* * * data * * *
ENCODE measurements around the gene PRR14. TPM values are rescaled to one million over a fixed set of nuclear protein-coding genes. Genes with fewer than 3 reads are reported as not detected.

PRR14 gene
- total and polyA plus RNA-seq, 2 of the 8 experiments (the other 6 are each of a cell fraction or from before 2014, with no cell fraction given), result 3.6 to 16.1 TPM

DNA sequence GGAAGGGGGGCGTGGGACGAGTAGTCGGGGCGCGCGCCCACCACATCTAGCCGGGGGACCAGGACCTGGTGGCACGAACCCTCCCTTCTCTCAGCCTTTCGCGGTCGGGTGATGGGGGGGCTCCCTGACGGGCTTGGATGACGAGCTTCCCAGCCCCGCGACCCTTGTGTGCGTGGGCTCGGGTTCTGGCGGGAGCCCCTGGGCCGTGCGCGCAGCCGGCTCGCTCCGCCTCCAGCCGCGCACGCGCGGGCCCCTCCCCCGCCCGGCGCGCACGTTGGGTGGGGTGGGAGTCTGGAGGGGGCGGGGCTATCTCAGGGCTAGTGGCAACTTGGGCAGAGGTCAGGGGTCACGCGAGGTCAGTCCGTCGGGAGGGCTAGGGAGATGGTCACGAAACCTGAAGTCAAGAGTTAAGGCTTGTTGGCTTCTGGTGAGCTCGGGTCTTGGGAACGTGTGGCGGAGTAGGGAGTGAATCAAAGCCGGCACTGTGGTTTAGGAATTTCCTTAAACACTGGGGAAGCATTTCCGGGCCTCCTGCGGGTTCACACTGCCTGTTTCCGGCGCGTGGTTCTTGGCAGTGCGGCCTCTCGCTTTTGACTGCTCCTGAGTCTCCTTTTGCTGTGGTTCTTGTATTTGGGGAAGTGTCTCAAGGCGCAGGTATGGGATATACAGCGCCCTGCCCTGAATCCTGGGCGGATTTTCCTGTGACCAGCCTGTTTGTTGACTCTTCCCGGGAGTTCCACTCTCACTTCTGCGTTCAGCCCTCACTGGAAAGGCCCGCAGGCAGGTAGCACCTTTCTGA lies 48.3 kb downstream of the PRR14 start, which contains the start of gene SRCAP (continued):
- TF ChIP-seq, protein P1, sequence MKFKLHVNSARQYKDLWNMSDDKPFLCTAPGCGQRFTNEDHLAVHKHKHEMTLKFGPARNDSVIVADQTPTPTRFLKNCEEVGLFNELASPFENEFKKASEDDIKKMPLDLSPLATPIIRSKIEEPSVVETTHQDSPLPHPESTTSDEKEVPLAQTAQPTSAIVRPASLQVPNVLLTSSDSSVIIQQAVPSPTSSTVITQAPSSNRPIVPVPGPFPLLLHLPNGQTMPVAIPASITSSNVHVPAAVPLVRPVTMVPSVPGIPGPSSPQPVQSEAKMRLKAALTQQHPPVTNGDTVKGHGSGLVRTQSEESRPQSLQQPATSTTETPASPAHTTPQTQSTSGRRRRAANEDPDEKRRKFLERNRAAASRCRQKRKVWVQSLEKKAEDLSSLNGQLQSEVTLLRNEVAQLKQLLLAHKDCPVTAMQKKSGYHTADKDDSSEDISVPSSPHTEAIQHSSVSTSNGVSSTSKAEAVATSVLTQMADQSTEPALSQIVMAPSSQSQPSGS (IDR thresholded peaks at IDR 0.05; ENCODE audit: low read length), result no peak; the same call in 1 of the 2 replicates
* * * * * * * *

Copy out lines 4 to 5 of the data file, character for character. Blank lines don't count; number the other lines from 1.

DNA sequence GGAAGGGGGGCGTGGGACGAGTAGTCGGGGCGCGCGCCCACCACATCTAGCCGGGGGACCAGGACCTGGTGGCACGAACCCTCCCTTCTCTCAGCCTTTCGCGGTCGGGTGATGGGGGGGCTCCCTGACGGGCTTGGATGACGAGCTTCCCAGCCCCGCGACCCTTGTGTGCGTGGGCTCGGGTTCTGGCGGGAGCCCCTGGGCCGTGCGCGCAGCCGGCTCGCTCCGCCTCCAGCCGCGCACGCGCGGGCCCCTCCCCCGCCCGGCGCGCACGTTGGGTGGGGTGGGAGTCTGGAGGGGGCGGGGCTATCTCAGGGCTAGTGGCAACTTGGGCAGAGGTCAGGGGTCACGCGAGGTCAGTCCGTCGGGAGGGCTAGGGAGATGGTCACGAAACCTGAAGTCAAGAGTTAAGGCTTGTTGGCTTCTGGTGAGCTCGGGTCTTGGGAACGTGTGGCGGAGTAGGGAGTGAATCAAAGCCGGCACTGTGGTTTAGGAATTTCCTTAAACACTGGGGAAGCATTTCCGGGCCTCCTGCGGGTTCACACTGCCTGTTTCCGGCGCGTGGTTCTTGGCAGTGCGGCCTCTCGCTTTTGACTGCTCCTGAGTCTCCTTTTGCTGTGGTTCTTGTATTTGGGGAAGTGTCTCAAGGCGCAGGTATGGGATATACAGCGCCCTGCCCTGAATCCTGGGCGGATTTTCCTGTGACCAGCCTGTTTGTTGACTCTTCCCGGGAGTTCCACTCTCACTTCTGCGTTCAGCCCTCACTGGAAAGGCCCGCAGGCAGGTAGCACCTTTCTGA lies 48.3 kb downstream of the PRR14 start, which contains the start of gene SRCAP (continued):
- TF ChIP-seq, protein P1, sequence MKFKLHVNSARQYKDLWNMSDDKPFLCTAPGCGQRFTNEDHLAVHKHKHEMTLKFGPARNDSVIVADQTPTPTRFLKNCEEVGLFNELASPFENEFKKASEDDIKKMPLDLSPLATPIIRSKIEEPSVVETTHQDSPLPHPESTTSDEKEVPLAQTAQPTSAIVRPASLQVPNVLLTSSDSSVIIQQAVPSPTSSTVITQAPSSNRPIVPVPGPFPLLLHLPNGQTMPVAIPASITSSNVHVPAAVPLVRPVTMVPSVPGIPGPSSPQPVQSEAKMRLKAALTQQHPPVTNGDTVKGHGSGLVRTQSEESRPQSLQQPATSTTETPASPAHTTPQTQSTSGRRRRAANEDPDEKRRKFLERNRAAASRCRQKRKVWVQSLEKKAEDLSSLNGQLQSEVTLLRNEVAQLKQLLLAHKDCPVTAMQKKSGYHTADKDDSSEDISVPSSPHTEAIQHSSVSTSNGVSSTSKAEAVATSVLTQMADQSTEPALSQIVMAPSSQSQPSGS (IDR thresholded peaks at IDR 0.05; ENCODE audit: low read length), result no peak; the same call in 1 of the 2 replicates